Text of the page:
...I just realized that while I spent some time speaking about how NOT to pray, I never mentioned how TO pray...
I'd cover this now, but I have a test to work on...so, I'll try to finish this up later today...and I promise to [barring extreme circumstances] finish this by the end of the week.
Arythmael, Thank you for lending your seasoned perspective and observations…as always you have helped to restore a sense of balance to the conversation. You have succinctly expressed what I knew in my mind but failed to put into words. I sense that we are all essentially agreed on the key points, and simply focusing on aspects more focal to our individual experiences and influences. I too can easily find myself over compensating for attitudes and actions in my own environment that I have seen cause harm. It would truly grieve me to find that my efforts had merely nudged someone to become unbalanced in the opposite direction…it is that essential balance we each require if we are to move forward rather than side to side. It is necessary, as you mentioned, to examine the motives and influences that drive our attitude toward God and prayer lest we make the error of relegating God to the unapproachable void (when He has given no less than His own son to bridge that very gap), or diminishing Him to a “Disney-esque” figure who panders to our whims and emotions. I pray that our concern over one error will not prevent us from adequately considering the other.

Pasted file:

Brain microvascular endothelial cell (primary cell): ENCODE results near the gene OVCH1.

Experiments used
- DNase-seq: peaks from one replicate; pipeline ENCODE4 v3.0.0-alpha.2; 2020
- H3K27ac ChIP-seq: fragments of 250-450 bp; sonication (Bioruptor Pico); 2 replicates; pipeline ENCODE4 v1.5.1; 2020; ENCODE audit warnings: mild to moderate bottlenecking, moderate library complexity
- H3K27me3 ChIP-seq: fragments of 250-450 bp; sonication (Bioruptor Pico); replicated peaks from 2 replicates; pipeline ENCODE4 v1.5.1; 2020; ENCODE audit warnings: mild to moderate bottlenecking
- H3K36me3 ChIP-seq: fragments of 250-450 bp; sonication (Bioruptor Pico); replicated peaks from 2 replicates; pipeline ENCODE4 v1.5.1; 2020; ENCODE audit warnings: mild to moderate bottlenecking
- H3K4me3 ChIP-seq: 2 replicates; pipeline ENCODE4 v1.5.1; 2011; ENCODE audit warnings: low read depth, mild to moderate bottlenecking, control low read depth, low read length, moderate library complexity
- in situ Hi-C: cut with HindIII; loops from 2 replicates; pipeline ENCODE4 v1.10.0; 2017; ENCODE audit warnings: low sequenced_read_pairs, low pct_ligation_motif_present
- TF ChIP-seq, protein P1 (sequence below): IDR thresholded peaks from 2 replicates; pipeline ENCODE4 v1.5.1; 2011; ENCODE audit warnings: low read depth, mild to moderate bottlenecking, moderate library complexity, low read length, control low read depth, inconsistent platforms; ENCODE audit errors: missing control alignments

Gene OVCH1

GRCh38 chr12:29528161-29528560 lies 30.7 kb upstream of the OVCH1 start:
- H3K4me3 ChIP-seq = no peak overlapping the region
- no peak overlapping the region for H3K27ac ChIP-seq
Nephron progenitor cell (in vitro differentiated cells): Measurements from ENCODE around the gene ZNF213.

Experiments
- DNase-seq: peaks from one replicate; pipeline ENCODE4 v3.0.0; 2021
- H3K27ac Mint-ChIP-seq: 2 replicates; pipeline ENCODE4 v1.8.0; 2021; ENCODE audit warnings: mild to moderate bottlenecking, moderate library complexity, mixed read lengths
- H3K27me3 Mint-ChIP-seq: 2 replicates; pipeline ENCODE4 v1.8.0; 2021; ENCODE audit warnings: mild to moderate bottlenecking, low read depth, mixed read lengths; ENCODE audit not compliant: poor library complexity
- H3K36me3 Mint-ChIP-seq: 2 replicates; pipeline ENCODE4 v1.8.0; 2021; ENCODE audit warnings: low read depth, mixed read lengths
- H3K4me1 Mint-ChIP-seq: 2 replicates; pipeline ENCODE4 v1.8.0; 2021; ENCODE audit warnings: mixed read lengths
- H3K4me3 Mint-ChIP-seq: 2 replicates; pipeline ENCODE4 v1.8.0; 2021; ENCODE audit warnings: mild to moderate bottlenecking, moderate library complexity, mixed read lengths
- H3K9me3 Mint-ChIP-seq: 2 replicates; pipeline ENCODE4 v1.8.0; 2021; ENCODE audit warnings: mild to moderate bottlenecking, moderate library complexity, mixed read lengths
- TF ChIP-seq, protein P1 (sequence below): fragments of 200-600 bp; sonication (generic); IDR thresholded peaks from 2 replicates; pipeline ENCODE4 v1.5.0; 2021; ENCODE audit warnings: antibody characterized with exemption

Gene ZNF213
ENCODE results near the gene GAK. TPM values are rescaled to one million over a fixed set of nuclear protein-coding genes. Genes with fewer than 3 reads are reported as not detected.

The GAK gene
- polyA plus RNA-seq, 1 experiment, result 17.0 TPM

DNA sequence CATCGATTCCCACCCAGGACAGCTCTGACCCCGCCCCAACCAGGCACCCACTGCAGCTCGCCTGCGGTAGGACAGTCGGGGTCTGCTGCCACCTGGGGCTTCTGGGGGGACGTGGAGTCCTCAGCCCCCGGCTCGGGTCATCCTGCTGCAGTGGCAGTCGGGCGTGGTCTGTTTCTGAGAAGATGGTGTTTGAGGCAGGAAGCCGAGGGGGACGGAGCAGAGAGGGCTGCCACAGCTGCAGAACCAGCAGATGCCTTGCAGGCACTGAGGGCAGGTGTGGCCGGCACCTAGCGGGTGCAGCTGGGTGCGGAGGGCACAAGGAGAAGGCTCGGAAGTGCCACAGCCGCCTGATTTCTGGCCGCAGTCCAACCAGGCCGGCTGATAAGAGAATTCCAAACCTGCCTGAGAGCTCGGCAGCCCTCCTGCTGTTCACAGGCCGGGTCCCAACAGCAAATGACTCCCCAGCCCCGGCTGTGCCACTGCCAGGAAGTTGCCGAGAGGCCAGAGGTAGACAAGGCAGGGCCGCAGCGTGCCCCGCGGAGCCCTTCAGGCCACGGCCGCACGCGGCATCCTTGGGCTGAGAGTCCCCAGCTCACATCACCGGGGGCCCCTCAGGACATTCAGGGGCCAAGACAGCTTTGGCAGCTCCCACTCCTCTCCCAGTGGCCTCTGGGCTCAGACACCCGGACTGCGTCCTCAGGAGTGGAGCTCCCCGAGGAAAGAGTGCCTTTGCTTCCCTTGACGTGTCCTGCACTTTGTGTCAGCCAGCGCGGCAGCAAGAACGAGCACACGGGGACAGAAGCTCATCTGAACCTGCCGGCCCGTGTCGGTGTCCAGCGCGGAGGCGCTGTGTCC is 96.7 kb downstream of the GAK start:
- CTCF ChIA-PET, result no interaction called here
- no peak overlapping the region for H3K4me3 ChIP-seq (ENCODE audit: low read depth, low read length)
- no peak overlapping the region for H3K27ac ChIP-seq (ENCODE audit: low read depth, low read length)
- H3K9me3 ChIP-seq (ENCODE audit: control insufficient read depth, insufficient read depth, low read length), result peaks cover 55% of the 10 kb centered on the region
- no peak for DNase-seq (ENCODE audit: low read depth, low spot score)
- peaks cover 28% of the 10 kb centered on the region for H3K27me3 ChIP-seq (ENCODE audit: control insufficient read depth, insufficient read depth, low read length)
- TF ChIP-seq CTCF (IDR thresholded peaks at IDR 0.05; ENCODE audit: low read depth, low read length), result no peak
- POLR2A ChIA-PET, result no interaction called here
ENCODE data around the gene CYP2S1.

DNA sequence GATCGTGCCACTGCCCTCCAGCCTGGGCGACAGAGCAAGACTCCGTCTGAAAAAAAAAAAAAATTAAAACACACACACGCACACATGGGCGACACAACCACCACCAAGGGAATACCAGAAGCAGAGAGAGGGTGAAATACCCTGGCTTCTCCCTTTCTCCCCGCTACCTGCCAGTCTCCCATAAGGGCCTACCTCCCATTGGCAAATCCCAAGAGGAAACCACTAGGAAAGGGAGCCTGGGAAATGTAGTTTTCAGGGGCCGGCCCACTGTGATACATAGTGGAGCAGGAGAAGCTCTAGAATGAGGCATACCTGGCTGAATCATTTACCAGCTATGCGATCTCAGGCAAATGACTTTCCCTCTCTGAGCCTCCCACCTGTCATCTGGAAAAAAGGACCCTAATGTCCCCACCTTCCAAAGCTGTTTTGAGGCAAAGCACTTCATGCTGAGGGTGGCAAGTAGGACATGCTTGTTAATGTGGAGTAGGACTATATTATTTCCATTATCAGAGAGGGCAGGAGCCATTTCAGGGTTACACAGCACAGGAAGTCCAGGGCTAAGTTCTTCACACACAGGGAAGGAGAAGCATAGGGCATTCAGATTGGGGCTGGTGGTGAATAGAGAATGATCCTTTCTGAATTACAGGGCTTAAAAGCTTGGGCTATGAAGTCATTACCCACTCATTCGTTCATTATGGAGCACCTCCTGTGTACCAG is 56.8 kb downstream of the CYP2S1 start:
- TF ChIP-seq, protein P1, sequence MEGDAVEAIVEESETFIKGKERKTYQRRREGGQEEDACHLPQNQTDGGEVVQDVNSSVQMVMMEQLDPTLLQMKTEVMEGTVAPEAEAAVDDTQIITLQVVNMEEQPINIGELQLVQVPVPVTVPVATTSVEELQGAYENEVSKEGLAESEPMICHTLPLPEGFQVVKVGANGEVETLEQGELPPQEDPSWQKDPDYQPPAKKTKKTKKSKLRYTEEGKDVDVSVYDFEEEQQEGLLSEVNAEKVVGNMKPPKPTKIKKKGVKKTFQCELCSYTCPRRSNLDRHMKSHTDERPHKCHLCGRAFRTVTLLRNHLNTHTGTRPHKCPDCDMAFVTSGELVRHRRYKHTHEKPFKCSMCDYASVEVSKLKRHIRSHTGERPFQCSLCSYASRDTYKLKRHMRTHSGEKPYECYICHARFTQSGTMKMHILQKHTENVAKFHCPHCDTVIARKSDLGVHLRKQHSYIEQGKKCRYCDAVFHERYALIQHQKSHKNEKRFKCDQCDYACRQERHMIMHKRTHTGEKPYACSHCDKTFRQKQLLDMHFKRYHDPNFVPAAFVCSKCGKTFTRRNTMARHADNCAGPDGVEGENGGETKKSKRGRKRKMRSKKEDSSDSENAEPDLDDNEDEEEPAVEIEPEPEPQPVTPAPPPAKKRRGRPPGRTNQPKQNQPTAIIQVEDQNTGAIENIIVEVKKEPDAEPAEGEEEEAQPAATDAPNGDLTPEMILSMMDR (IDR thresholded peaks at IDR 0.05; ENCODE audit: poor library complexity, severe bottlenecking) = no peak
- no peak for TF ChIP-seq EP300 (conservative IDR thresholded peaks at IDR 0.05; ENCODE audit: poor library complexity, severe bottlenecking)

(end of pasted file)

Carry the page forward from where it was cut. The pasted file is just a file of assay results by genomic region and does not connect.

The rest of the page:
Poet, I must say that it is truly a joy to witness how much you have grown in maturity and ability to express yourself in the short time I have known you through this forum. Well said indeed!
You have done a wonderful job of demonstrating in approachable terms what an unbalanced approach to prayer can look like…I’m still laughing over the dating analogy, great story And I am very much looking forward to reading your perspective on the positive application of prayer, long or short I expect it to be a good read…hope you have the prayer group huddled around as you take your test LOL, though I trust you had the sense to study a bit as well.
The Lords prayer, as you mentioned, is a perfect example for what I think we are all trying to achieve. Modeled after the Amidah (standing prayer), it demonstrates a gradual focus on increasing awareness of God’s immanence while never losing the sense that we are dealing with the King of all Kings. The prayer begins with God’s will in the kingdom of heaven and ends with surrendering the kingdom of self…diminishing the sense of distance while increasing the sense of submission and respect. We must not forget who He is, and can benefit greatly from examining his overwhelming greatness, but are also reminded that He is not just stuck on a throne…He is right beside us in battle, even acting as our shield. Neither does He forget us in times of peace, since the purpose of the battle is to achieve just that!
Now, as promised, how TO pray (as opposed to how not to)
1.) Prayer should be simple.
I'm not saying complex, long-worded, thought-out prayer is a bad thing. In fact, it's a great thing, if genuine. However, for many people, in order to be genuine, simplicity is needed. This doesn't mean pray "God, God, God, Amen"... rather, this means simply talk to God. That's what prayer is anyhow, right?